In addition to going test-optional, colleges are bulking up their virtual offerings in lieu of cancelled in-person events. Bischoff acknowledges that, for many students, a personal visit to campus can help in the decision process. Applicants can sit in on a lecture, or meet with current students to get a good feel for how a particular school might “fit.” But with these spring events cancelled, schools are moving online — with virtual tours, video chats with professors and online classes.
“Admissions offices are working hard to make sure [that] even if students can’t visit, they can still get a sense of a place,” explains Bigham, who’s been on the phone with admissions officers across the country.
She notes that campus visits have long been a source of highlighting inequity, as wealthy students are often able to take more advantage of these offerings than students who are unable to travel due to finances. Amid COVID-19 social distancing, virtual visits may be “flattening that privilege a little bit.”
But, she adds, “that does ignore the real inequity of broadband technology; that it is difficult to find in some communities, and that families can’t afford it.” Innovations in digital ways to see the campus are exciting — unless you rely on your school or public library to give you access. Those students may still be shut out.
Shut out in another way, too: With high schools closed, it may be harder to stop by a counselor’s office or get advice from a teacher regarding college. Even though many colleges are shutting their campuses, admissions and financial aid staff are still working and urge students to ask questions by phone, email or on recently-deployed chat tools on the college’s website.
LULU GARCIA-NAVARRO, HOST:
These days, lots of people are ordering for takeout or delivery. That’s if your local restaurants aren’t closed. Industry-wide, it’s chaos. Revenue is down or gone. Restaurant workers aren’t working. Here’s NPR’s Yuki Noguchi.
YUKI NOGUCHI, BYLINE: Just about every restaurant nationwide has been hit hard at once. That makes this disaster unique.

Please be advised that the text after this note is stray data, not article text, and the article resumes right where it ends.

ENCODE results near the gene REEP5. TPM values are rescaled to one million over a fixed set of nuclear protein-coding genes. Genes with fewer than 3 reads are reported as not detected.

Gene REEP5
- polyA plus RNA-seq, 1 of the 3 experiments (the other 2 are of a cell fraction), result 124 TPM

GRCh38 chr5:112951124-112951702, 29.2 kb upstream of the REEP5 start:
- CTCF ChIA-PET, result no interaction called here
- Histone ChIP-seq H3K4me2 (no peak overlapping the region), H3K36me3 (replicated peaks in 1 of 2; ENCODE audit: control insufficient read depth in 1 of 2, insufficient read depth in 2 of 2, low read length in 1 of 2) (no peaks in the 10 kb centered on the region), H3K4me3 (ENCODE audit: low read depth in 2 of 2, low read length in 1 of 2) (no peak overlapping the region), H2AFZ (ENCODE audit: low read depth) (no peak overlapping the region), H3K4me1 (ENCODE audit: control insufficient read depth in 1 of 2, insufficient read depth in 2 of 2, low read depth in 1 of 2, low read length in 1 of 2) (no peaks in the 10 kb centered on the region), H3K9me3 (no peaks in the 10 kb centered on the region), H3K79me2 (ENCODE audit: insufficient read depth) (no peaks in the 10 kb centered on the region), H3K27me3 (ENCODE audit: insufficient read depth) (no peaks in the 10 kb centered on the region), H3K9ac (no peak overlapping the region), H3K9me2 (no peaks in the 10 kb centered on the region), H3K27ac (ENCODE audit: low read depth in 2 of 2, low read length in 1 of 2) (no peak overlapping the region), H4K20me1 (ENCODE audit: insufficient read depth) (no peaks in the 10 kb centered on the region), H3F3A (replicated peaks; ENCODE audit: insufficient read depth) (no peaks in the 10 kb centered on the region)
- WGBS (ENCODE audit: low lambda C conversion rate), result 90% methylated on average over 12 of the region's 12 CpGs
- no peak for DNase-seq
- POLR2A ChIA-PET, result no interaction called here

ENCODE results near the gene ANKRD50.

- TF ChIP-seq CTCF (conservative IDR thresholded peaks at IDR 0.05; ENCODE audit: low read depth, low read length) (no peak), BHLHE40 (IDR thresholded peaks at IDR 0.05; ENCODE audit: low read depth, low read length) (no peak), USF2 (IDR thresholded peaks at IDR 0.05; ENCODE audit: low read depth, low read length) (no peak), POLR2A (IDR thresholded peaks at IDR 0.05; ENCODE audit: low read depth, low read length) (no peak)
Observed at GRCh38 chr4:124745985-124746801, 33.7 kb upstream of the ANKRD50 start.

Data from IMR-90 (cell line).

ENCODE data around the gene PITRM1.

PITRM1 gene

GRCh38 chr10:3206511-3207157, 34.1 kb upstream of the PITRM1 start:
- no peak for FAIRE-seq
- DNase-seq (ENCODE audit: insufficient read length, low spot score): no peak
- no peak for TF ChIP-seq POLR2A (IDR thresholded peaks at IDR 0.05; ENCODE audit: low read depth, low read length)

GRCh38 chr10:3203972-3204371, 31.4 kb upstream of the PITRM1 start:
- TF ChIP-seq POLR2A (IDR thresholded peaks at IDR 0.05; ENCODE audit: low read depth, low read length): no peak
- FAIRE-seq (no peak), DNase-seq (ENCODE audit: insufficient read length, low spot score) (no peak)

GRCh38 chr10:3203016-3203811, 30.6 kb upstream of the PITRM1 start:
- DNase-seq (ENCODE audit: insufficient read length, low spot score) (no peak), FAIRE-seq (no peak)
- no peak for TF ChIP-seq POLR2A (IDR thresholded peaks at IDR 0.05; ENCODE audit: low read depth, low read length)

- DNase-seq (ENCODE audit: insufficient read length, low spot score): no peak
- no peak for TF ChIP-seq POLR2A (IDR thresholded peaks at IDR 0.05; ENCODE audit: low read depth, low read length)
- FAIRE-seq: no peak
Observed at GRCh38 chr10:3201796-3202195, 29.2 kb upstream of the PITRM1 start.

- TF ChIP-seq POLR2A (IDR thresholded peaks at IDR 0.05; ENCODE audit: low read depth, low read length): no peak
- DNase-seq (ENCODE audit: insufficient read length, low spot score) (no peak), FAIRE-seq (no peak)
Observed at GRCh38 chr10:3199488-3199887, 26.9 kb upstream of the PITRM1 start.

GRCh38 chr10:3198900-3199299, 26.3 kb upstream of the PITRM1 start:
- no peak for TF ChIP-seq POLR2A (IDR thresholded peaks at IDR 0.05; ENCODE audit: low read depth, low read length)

SEAN KENNEDY: The coronavirus epidemic – it’s unchartered territory for us.
NOGUCHI: Sean Kennedy is a spokesman for the National Restaurant Association. Restaurants of all stripes are in varying states of collapse, and that industry is the country’s second-largest private employer, with 15.6 million workers.
KENNEDY: It doesn’t matter if you’re a big chain or a small corner diner. You’re seeing the impact immediately, and you’re really questioning, how long do I need to be bracing myself for?
NOGUCHI: Melvin Rodrigue lived through Hurricane Katrina. It destroyed his home and shut down his famed restaurant Galatoire’s in the French Quarter of New Orleans.
MELVIN RODRIGUE: I think Katrina is going to prove to be a cakewalk compared to this.
NOGUCHI: And it all went down with breathtaking speed. Last Sunday, Louisiana officials first raised the idea of a shutdown. Then things accelerated. By Monday, the mandated closure had moved up twice.
RODRIGUE: For a restaurant, you have to have certainty in order to operate. And those are three changes in one day, one 24-hour period.
NOGUCHI: Just like that, the economy seized up. Rodrigue is trying to adapt, turning his 115-year-old white-table restaurant into a takeout joint, using up fresh seafood that was supposed to go into iconic Creole specialties like shrimp remoulade and trout amandine.
Then there’s his dwindling supply of cash. Insurance won’t cover losses. There’s rent, utilities. He feels an urgent obligation to carry on for the sake of his 160 workers, most of whom he had to lay off. In between all this, he’s counseling waiters and sous chefs about how to stretch their budgets.
RODRIGUE: If you have the choice between buying a box of Hamburger Helper and going to the drive-through somewhere, you need to be as frugal as you possibly can for your own sake and your family’s sake.
NOGUCHI: And so you can see how the cycle keeps repeating onto itself. Many restaurant owners are searching for ways to help their staff. Some are trying to sell gift cards and giving proceeds to employees. A new federal law passed this week granting workers at smaller businesses up to two weeks of paid leave. But the Restaurant Association’s Kennedy says that would require restaurants to fund the leave, and most are already too cash-strapped. Reimbursement from the federal government, as well as any potential bailouts, might arrive too late.
KENNEDY: They simply aren’t going to have the financial wherewithal to fund that paid sick leave mandate.
NOGUCHI: The collapse has a massive impact on workers and their families. Carolyn Stromberg Leasure is set to give birth next week in Charlottesville, Va. But her chef husband lost his job this past week, which means they have no health insurance. It’s a terrifying prospect.
CAROLYN STROMBERG LEASURE: Really, I have a lot of anxiety. I have a lot of trouble sleeping.
NOGUCHI: Leasure says she’s overwhelmed with the chaos. She’s calling around to try to find insurance coverage. On top of that, she has health concerns about the birth itself. She decided to induce labor earlier, hoping to avoid overcrowded hospitals.
LEASURE: As a worker, like, losing your job a week before you’re having a baby – you find out that you don’t have insurance is a really big deal.
NOGUCHI: One that she hopes to try to resolve soon.
Yuki Noguchi, NPR News. Transcript provided by NPR, Copyright NPR.